However, if the option stock is nontransferable or subject to a substantial risk of forfeiture, then you aren't charged with compensation income until those restrictions no longer exist. In that case, you can choose to pay tax on exercise so that all gain from that point on would be capital gain.

Sale of option stock: When you sell ISO stock, you generally are taxed at favorable long-term capital gain rates on the difference between the price you paid for the stock and the amount you realize on its sale. However, if you sell the stock within two years of the option grant or within one year of the option exercise, you're hit with compensation income to the extent of your bargain element at exercise. The balance of your gain is capital gain, which will be taxed at favorable rates if you've held the stock for more than one year on the sale date.

It's important to know how long you need to hold the stock to qualify for long-term capital gain rates on the difference between the price you paid for the stock and the amount you realize on its sale or, if you don't hold the stock long enough for this favorable tax treatment, how much additional compensation income will be attributed to you. We can determine this from information on a statement from your employer. You should receive this statement by January 31 following the close of the year in which you exercised the ISO.

If the option was exercised after October 22, 2004, any income on disposition of the stock isn't subject to FICA or FUTA taxation. Additionally, any income resulting from a disqualifying disposition of stock acquired under an ISO isn't subject to withholding.

When you sell stock acquired by exercise of an NSO, you have capital gain if you were subject to tax either at option grant or exercise, or when restrictions on your option stock lapsed. Otherwise, you have compensation income at the time of the sale.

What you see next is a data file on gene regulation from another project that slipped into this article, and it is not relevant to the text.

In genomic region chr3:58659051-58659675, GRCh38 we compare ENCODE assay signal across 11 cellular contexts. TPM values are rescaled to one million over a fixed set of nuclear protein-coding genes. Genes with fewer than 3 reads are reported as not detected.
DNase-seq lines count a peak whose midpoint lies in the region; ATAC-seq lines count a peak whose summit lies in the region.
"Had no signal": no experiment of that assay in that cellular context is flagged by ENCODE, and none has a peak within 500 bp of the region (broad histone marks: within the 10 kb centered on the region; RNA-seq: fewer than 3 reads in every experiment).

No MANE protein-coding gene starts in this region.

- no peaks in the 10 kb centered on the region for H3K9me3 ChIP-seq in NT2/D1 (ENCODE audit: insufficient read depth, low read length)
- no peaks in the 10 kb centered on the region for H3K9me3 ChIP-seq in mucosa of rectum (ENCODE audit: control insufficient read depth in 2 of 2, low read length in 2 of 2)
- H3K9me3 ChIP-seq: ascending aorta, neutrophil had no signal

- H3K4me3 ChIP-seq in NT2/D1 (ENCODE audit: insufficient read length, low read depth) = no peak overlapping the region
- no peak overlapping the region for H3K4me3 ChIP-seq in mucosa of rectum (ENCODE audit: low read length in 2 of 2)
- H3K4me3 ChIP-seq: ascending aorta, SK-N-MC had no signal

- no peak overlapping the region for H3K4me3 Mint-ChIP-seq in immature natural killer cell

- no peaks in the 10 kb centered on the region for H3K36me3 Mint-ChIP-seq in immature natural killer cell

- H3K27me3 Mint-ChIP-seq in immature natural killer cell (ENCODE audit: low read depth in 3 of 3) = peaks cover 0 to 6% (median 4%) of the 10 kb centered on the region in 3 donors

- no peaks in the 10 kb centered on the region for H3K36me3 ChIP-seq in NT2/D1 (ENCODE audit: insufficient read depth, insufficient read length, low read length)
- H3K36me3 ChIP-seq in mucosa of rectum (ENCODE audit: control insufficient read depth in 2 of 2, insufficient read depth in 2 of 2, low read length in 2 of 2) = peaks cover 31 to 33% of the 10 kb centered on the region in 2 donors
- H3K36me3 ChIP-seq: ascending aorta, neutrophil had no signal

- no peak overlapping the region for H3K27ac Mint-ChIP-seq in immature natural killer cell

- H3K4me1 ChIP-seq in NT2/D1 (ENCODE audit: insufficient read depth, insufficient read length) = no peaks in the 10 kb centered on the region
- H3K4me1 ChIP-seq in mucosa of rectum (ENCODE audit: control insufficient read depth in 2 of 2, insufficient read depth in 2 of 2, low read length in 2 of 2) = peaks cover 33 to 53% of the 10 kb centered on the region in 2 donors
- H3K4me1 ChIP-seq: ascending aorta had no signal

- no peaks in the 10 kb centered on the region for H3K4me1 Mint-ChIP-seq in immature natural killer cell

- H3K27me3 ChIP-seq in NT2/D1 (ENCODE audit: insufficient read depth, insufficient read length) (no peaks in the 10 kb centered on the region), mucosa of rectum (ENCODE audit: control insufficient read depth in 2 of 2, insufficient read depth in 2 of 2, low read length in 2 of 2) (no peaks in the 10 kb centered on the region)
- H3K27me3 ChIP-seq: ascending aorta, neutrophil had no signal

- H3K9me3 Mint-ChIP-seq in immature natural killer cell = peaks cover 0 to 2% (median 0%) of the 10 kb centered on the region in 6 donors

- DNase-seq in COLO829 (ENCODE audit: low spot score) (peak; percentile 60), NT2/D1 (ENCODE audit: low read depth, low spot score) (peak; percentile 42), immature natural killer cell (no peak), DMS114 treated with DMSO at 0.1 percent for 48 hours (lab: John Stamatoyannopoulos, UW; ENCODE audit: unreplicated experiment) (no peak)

Gifts of options: Some people would like to give stock options to family members as part of their overall estate planning. Transferring property before it increases in value helps lower or eliminate estate and gift taxes.

This can't be done with ISOs, because they can't be transferred during the optionee's lifetime and can't be exercised by anyone but the optionee during his or her life.

NSOs have an edge here if the option plan allows options to be transferred to family members, as many plans now do. However, the IRS has ruled that an option transfer isn't complete for gift tax purposes until the option is no longer conditioned on the performance of future services. That usually means that the gift will be subject to gift tax at a time when the option's value has increased.

The IRS also has issued some complicated rules for valuing gifts of NSOs. For income tax purposes, a gift of NSOs to a family member isn't a disposition that triggers tax. Instead, the employee will be taxed when the transferee exercises the options.

As you can see, the tax rules for compensatory stock options are quite complex. Please call for an appointment if you have additional questions about your options, or if you would like to do some tax planning for them.